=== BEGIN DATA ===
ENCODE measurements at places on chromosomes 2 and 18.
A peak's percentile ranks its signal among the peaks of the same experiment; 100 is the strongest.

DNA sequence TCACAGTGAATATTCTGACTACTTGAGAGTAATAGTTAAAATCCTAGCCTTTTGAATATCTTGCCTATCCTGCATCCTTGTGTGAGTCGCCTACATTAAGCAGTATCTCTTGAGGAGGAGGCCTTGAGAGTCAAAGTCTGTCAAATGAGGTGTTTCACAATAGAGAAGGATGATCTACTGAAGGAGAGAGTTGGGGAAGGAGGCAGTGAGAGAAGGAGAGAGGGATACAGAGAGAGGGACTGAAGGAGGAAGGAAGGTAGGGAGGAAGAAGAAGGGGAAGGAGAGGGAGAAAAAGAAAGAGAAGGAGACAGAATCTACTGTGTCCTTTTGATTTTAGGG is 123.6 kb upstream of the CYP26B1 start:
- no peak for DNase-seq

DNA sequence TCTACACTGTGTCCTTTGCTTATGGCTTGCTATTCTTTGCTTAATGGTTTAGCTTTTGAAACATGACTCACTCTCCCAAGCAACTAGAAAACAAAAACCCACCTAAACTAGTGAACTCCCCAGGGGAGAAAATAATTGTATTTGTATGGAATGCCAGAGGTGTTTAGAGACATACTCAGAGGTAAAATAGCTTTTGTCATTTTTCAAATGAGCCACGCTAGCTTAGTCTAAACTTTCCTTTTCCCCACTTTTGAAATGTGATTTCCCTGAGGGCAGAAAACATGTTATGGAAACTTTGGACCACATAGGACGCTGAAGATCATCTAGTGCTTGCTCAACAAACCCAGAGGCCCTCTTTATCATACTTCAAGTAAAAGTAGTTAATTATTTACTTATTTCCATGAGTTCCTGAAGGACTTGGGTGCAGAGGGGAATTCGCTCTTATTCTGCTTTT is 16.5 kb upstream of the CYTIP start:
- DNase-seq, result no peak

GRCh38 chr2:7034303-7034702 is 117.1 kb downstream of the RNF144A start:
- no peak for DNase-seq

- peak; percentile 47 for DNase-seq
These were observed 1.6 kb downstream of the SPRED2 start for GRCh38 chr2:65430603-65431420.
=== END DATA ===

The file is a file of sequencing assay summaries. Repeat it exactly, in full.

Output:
ENCODE measurements at places on chromosomes 2 and 18.
A peak's percentile ranks its signal among the peaks of the same experiment; 100 is the strongest.

DNA sequence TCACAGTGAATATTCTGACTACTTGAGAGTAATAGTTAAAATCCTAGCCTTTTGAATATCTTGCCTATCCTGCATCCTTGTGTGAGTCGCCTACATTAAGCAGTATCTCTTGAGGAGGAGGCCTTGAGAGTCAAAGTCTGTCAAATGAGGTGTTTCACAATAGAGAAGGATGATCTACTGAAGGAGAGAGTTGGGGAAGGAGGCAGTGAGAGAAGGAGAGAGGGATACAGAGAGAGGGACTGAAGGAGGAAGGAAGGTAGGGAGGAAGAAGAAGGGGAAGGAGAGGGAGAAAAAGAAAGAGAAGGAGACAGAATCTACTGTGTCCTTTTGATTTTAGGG is 123.6 kb upstream of the CYP26B1 start:
- no peak for DNase-seq

DNA sequence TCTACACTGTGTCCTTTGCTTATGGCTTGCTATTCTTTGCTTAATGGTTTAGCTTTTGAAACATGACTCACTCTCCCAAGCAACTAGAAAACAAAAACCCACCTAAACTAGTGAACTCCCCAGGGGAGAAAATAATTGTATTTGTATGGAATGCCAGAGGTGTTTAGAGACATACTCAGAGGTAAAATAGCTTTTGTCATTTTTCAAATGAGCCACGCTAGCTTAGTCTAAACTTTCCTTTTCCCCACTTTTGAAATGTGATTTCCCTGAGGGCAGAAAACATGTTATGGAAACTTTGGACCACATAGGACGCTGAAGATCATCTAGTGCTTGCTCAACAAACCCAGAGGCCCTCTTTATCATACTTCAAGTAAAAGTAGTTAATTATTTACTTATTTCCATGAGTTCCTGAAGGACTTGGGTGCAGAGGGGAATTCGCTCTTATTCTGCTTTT is 16.5 kb upstream of the CYTIP start:
- DNase-seq, result no peak

GRCh38 chr2:7034303-7034702 is 117.1 kb downstream of the RNF144A start:
- no peak for DNase-seq

- peak; percentile 47 for DNase-seq
These were observed 1.6 kb downstream of the SPRED2 start for GRCh38 chr2:65430603-65431420.